Saturday, January 12, 2013

...As If it Were Your Last

A lot of time has passed since Marcus Aurelius gave us one of the early variations of the idea that we should

Live not one's life as though one had a thousand years, but live each day as the last

There have been various interpretations of what it means and how one might apply it to one’s life, as another blogger has so elegantly written
“…Reorganize how you think about what you do in regards to what you do.” Thus, there will be not a change in the things you do (except in regards to other advice you might adopt of his), but a change in the way you think about the things you do….
A change in the way you “think” about the things you do…

I wonder how much time we actually spend occupying our minds thinking about the business of living, which tends to be occupied with routine things filling up the seconds and hours and minutes, and which we tend not to think about when we are doing them… I don’t think we think very much about changing the way we think about those routine things we do even when we think we might want too…

What does one think about, after all, when one mops the floor, or washes dishes, or puts clothes in the washing machine… or completes any of the repetitious tasks that fill the day that one doesn’t actually have to think about?

I like to think that I am doing everything as though for the glory of God, because I do want to honor Him with my life, but I don’t always measure up to that high and lofty goal. My mind is often very far away from the task at hand, as Richard frequently points out: when he has to follow behind me (which is often) to finish something because as I have a tendency to wander off before I am quite done.

So, how would we live if we knew it was the last day of our lives?

When all of us woke up on the morning of January 13, 2011, none of thought it would be the last day of our son’s life – least of all him – and he was the one who was poised on stepping out of his physical body and on into eternity.

We knew he was going to die “soon,” but ‘soon” was still a month or so away. Wasn’t it?

He made it very clear that he did not want to know when he was going to die. He did not want to know when it was coming. He wanted it to just “happen.” We figured he would slip into a coma -- either drug-induced to keep him from suffering or as part of the process of his body shutting down -- and that he really would not know.

We knew that January 13 would not be entirely routine, because ultrasound technicians with a mobile unit were scheduled to assess him to see if the doctor could do a palliative procedure to make him more comfortable. So we spent some extra time with him that morning, sitting in the room with him while they moved the probe over his distended belly, trying to figure out where the fluid build up might be, and when they had finished, we walked down to the coffee machine, while the nurses and aides bustled in and gave him his medicine and water and other things, as the news from the technicians (“we aren’t supposed to tell you this, but…”) sank in that there was no fluid, it was all tumor, and they were not going to be able to do anything to help him.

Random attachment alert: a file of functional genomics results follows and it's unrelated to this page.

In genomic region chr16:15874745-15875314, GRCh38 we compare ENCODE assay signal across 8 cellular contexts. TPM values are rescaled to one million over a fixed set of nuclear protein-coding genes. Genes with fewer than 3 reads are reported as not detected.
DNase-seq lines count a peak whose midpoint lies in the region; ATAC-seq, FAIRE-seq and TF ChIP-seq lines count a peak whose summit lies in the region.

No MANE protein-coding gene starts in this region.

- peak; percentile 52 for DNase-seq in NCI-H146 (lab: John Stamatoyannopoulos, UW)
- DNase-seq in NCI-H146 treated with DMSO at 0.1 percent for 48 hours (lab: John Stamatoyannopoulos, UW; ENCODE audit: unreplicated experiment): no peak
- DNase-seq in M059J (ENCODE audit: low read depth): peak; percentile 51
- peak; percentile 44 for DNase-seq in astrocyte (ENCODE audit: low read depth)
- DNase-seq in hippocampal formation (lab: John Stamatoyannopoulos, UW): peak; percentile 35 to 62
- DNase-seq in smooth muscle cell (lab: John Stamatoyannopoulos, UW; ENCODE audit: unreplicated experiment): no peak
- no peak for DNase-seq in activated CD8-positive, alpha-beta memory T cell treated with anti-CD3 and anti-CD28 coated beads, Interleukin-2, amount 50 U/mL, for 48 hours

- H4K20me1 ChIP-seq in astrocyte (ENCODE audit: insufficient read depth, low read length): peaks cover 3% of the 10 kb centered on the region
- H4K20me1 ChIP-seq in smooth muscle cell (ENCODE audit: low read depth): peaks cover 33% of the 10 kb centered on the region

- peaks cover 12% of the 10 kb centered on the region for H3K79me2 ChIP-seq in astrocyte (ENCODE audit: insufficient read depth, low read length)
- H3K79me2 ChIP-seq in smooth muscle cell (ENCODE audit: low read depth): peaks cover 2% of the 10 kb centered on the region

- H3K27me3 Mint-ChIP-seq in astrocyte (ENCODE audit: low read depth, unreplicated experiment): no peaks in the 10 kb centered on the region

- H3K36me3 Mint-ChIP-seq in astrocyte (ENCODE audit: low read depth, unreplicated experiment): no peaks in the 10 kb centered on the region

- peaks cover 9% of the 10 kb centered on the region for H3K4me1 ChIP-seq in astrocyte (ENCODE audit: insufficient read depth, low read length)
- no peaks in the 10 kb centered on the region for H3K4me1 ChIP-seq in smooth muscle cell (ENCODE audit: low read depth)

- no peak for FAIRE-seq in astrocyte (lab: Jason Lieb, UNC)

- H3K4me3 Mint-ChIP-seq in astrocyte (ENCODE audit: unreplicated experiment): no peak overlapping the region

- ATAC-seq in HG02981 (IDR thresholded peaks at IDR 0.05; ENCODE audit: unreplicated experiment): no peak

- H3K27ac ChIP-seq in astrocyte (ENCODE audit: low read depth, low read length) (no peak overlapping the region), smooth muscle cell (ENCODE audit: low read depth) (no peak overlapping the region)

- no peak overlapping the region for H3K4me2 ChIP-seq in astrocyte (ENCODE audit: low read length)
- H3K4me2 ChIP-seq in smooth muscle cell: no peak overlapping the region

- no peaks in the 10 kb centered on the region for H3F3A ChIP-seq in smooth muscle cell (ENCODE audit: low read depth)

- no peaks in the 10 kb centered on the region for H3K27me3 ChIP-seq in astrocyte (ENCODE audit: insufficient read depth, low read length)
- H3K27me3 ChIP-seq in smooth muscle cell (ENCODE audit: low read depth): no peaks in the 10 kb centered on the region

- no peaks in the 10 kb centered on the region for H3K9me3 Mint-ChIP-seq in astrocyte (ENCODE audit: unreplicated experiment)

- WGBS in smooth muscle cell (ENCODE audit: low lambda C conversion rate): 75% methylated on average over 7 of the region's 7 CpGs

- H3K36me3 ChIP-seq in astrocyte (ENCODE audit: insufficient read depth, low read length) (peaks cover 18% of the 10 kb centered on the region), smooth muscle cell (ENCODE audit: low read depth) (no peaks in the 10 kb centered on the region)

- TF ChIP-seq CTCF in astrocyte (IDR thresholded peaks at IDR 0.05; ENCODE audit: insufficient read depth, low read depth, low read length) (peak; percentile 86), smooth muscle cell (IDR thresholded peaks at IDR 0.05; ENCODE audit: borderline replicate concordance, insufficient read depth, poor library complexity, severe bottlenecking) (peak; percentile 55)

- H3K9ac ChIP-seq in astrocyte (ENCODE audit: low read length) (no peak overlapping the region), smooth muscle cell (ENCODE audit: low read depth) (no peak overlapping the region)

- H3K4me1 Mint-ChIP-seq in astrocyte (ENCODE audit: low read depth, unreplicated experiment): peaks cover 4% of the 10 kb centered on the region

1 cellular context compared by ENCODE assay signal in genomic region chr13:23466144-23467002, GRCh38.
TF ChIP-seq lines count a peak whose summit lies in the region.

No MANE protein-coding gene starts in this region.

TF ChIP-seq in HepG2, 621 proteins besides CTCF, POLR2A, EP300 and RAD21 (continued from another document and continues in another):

And then we pasted smiles on our faces and helped him set up the laptop computer so he could monitor the E-bay item he was bidding on, and we kissed the top of his head and said “see you this afternoon….” And Richard teased him “….don’t buy anything…” and we left. Assuming that we would follow the usual routine for the day.... returning later in the day to read from a Terry Pratchett novel we were enjoying together and visit.

And about 30 minutes after we left, he left the computer, went into the bathroom, came back to bed, and then he died... suddenly. Right then. He had no idea it was coming. It turned out it was his last day on earth.

It was not our last day on earth though...

and we miss him, and we will go on missing him until it is our last day on earth. And we are still working out how we are going to live as if it were our last...


Susan said...

Wonderful post!! Having experience losing our daughter I relate. But we "knew" that morning it was "today" and we went to her bedside, anointed her with oil, told her how much we loved her and how brave she had been, she mouthed "I love you" back. We are so very grateful for those moments and cling to them. The pain does not go away.

Far Side of Fifty said...

I am sure you will grieve for the rest of your life. I cannot imagine how difficult the death of a child is.
Sending good thoughts and a hug your way:)

Cloudia said...

We join you in honoring him.

This is my 'church' for the day.

I love you, bless you; thank you.

Cathy said...

((( HUGS )))
Take care

Donna said...

This is an amazing post, and I will share it on Facebook. Because Cliff and I are pushing 70, we try to live every day as though it were our last, but I forget so often. Most of the time, really.

jen said...

Beautifully said, Sissy. I thought about you all day on Sunday. Love you.